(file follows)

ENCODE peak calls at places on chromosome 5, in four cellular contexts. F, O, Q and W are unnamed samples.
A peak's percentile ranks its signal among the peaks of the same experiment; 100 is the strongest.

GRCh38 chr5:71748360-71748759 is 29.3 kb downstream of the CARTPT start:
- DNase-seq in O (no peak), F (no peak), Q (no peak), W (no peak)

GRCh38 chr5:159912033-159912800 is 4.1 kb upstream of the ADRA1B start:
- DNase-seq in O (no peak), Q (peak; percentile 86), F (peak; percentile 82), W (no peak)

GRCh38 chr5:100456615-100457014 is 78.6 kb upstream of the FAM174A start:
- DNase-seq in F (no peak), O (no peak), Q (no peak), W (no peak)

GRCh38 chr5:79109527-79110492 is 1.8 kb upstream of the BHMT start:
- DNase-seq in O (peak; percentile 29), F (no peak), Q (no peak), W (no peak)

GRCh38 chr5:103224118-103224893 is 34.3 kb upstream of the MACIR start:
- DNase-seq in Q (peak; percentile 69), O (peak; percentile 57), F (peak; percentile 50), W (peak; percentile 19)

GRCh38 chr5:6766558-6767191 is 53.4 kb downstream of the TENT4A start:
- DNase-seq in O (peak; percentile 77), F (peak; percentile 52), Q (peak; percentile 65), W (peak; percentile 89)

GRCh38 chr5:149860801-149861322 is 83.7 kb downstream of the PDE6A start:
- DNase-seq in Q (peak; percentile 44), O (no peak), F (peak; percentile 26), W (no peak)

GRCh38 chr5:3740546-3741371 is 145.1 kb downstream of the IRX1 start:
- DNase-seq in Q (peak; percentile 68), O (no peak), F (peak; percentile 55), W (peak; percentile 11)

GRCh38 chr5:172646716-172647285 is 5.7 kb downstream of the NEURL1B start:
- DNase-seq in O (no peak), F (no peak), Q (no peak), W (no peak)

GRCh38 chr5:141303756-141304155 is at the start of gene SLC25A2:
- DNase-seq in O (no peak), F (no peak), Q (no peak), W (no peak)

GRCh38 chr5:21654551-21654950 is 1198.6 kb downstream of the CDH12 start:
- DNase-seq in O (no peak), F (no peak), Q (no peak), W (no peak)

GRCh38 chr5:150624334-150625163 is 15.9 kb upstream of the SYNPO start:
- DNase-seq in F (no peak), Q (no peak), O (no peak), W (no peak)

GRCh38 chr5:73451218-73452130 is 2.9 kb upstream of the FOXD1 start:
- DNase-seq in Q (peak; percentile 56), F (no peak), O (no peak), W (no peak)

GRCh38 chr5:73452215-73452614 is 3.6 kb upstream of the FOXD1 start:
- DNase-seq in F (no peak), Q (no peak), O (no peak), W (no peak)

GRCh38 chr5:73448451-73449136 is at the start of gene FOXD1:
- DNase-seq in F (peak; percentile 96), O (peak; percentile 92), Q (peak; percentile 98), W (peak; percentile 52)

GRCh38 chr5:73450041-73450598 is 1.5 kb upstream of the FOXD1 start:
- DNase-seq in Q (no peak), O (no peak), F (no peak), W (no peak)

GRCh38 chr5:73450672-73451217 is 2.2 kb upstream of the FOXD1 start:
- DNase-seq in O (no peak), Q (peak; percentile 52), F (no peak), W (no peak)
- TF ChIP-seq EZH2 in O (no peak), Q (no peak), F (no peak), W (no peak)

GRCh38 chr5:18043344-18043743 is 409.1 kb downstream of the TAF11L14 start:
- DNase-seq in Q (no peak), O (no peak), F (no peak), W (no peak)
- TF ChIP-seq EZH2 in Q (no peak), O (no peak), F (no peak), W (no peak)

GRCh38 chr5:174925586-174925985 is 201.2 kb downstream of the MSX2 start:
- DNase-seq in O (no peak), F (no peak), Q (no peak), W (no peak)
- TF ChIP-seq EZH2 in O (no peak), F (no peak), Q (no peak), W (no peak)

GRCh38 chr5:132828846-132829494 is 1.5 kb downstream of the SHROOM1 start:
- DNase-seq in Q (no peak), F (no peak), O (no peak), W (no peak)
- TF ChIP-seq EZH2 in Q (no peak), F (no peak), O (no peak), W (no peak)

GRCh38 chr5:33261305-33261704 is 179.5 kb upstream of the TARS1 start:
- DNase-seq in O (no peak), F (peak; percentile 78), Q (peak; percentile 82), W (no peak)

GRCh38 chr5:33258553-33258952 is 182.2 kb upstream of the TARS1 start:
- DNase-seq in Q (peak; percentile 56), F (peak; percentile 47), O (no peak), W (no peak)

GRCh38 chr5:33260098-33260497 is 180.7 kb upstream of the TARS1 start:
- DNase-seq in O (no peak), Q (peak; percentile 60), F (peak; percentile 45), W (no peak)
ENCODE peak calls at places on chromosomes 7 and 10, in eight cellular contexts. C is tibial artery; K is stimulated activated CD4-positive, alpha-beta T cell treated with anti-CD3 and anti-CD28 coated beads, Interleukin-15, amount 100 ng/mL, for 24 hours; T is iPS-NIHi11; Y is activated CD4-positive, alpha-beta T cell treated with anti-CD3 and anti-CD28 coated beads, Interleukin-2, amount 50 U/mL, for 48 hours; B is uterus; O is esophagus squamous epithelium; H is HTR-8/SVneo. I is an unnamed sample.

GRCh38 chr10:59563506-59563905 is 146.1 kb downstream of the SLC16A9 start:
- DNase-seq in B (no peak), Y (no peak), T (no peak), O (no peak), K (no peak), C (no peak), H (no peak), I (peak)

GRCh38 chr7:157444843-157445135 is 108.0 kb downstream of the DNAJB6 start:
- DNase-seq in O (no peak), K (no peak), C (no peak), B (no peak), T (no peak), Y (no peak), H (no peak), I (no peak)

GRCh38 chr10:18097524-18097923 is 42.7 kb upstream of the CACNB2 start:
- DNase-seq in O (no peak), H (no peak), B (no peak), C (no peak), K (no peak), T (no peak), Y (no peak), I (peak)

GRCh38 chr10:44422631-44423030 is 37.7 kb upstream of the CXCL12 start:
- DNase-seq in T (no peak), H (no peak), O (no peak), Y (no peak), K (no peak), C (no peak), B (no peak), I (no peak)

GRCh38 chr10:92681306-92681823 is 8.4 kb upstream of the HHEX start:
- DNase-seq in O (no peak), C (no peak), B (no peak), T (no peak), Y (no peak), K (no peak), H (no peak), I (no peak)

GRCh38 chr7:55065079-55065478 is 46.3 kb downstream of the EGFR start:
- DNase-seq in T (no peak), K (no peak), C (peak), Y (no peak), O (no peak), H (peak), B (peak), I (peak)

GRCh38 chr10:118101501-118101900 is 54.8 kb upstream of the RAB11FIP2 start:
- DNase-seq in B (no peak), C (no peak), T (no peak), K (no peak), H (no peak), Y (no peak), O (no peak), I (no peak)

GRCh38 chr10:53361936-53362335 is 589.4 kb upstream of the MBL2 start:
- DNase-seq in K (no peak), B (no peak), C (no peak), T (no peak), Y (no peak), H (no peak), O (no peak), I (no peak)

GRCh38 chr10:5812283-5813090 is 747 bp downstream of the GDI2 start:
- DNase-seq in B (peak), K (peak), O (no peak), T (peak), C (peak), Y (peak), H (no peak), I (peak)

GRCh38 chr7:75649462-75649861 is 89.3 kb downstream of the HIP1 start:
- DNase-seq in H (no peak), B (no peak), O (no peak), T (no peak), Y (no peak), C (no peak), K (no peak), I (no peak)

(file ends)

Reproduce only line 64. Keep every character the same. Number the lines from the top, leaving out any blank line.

GRCh38 chr7:55065079-55065478 is 46.3 kb downstream of the EGFR start: